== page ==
Yo, Can You Clone Them Auto-Flowerin’ Weed Strains?

Yo, Can You Copy Them Auto-Flowerin' Weed Strains?

Yo, what’s good fam? Cloning cannabis plants is a dope process that involves taking a cutting from an already established “mother” plant and using it to grow a totally new and independent plant with the same genetics. This is a great way for growers to preserve the genetics of their favorite strains and save money by avoiding buying new seeds.

But, there’s one caveat. Autoflowering cannabis strains are harder to clone than other strains. This may be surprising since they have some major benefits, like being small in size and growing rapidly. However, it is a common myth that autoflowering strains cannot be cloned at all. They can, but it might not be worth the effort.

So what’s the deal? In order to understand why cloning autoflowering strains is more challenging, we need to know what sets them apart from other strains. Autoflowering strains flower automatically based on time, rather than on environmental factors like photoperiodic strains. Photoperiodic plants require a change in the amount of light they receive each day in order to go from the vegetative phase into the flowering stage.

This difference is largely due to evolutionary differences. Autoflowering strains evolved in northern regions of the world where there is much less sunlight throughout the year. This led them to develop the ability to flower automatically over certain periods of time.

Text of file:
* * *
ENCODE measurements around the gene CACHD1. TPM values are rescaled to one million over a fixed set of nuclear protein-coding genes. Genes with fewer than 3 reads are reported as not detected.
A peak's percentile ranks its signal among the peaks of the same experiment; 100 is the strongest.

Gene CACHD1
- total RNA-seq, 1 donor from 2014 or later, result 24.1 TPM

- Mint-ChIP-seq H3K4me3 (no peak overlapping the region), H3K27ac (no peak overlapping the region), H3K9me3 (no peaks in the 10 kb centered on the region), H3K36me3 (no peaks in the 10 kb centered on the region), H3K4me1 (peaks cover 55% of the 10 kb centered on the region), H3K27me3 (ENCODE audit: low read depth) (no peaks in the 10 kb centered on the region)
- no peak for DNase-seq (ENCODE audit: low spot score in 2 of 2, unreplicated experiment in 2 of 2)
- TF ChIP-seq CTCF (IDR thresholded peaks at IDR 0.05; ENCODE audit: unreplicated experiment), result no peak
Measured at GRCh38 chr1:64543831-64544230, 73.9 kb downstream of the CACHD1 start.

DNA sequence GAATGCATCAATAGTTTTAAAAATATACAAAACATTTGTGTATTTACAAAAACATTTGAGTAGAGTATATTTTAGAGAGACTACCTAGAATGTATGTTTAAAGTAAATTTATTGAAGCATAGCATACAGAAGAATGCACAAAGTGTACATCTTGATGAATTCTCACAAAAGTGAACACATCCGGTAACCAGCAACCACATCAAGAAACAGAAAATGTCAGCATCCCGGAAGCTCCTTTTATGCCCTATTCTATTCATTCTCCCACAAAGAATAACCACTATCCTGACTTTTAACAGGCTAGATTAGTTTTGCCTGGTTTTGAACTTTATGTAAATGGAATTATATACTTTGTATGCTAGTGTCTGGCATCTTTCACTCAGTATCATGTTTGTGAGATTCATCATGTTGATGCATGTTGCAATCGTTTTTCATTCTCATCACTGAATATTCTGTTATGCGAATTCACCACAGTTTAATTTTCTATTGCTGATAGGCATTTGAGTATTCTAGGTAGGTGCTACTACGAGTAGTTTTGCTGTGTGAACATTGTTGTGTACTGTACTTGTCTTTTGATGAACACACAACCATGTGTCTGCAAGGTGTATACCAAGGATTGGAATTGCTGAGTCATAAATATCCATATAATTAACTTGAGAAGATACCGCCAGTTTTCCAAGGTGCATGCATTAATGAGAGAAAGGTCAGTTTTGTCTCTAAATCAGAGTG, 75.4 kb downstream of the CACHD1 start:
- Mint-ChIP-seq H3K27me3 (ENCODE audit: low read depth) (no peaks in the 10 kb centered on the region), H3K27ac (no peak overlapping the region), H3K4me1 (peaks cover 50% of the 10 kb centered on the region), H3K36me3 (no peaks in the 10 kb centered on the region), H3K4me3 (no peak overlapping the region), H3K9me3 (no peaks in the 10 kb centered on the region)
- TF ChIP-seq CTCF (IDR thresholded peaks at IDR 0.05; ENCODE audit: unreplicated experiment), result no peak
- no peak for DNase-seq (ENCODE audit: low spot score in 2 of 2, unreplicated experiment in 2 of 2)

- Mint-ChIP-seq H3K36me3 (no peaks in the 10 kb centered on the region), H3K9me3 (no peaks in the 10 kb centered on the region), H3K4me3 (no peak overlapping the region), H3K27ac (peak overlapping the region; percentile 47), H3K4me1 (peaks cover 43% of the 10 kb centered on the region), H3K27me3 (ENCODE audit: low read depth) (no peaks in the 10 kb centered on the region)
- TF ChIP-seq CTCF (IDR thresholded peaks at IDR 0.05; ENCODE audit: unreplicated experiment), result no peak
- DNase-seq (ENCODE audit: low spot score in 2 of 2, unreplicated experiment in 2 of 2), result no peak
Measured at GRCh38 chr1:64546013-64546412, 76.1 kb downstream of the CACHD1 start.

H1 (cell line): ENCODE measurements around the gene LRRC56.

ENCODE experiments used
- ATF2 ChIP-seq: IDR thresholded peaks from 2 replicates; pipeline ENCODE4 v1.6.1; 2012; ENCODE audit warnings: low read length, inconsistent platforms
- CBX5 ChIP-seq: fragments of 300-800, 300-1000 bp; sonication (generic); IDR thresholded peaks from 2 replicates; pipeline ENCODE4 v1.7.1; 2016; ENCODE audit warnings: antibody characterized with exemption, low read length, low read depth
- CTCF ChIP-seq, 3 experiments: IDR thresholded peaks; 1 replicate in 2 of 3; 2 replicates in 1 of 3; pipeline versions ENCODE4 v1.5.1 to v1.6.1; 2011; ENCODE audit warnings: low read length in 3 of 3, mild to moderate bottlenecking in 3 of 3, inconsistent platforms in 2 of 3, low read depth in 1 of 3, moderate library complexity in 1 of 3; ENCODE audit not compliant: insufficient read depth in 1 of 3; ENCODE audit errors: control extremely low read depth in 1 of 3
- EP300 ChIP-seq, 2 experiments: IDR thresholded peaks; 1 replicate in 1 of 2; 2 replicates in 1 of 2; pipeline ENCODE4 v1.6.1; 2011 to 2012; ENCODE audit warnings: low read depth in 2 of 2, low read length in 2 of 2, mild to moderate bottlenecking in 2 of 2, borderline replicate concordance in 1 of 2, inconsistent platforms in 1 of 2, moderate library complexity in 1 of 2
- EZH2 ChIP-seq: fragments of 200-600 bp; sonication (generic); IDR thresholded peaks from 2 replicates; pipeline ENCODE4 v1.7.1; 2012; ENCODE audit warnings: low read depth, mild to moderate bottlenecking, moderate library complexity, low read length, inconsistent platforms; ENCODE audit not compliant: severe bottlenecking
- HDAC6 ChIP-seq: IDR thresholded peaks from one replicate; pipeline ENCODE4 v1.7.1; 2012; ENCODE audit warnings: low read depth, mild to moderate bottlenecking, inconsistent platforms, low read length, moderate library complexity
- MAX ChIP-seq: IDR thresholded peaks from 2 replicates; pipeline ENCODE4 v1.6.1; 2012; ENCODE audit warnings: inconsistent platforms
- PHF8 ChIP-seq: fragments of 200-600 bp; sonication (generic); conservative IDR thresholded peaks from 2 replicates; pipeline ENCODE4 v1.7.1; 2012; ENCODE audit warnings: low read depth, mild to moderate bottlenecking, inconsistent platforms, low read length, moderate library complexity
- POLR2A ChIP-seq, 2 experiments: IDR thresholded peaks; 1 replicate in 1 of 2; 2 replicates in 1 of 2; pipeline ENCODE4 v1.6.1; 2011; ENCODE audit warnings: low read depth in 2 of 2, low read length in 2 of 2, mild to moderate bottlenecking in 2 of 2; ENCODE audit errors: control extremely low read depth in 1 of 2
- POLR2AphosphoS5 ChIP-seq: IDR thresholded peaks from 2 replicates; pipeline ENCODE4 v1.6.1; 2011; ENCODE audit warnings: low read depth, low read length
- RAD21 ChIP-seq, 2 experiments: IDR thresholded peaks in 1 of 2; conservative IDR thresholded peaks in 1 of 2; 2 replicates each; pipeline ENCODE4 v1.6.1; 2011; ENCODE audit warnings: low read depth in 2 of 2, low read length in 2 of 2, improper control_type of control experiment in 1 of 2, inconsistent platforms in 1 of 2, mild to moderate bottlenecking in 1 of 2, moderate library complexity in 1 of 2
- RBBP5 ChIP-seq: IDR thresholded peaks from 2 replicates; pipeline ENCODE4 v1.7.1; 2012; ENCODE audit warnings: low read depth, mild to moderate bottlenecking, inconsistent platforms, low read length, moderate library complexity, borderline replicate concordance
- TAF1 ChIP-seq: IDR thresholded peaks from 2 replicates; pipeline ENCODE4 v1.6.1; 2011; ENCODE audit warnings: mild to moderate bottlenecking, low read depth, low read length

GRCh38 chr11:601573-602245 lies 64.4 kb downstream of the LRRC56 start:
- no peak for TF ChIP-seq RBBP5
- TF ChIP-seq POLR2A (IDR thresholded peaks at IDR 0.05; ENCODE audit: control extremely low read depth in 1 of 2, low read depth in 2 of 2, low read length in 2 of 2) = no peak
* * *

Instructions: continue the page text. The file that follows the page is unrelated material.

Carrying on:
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When you clone a plant, you’re essentially creating an exact replica of it, including its genetic timeline. The cutting will follow the same genetic timeline as the mother and will continue approaching the flowering stage, regardless of its size and development. In the case of autoflowering strains, this usually results in small and underdeveloped specimens with minimal yields to offer.

Photoperiodic varieties are far superior when it comes to cloning. If you take a cutting during the vegetative phase and keep the light cycle consistent, it will have the chance to grow and flourish within that phase before moving into flowering.

Now, some growers claim to have successfully cloned autoflowering varieties, but if you’re looking to boost your yield, you’re better off sticking with photoperiodic strains for cloning purposes.

So there you have it, fam. Cloning autoflowering cannabis strains is possible, but it’s not worth it if you want to see good results. Stick to photoperiodic strains for successful cloning and dank buds. Peace out!

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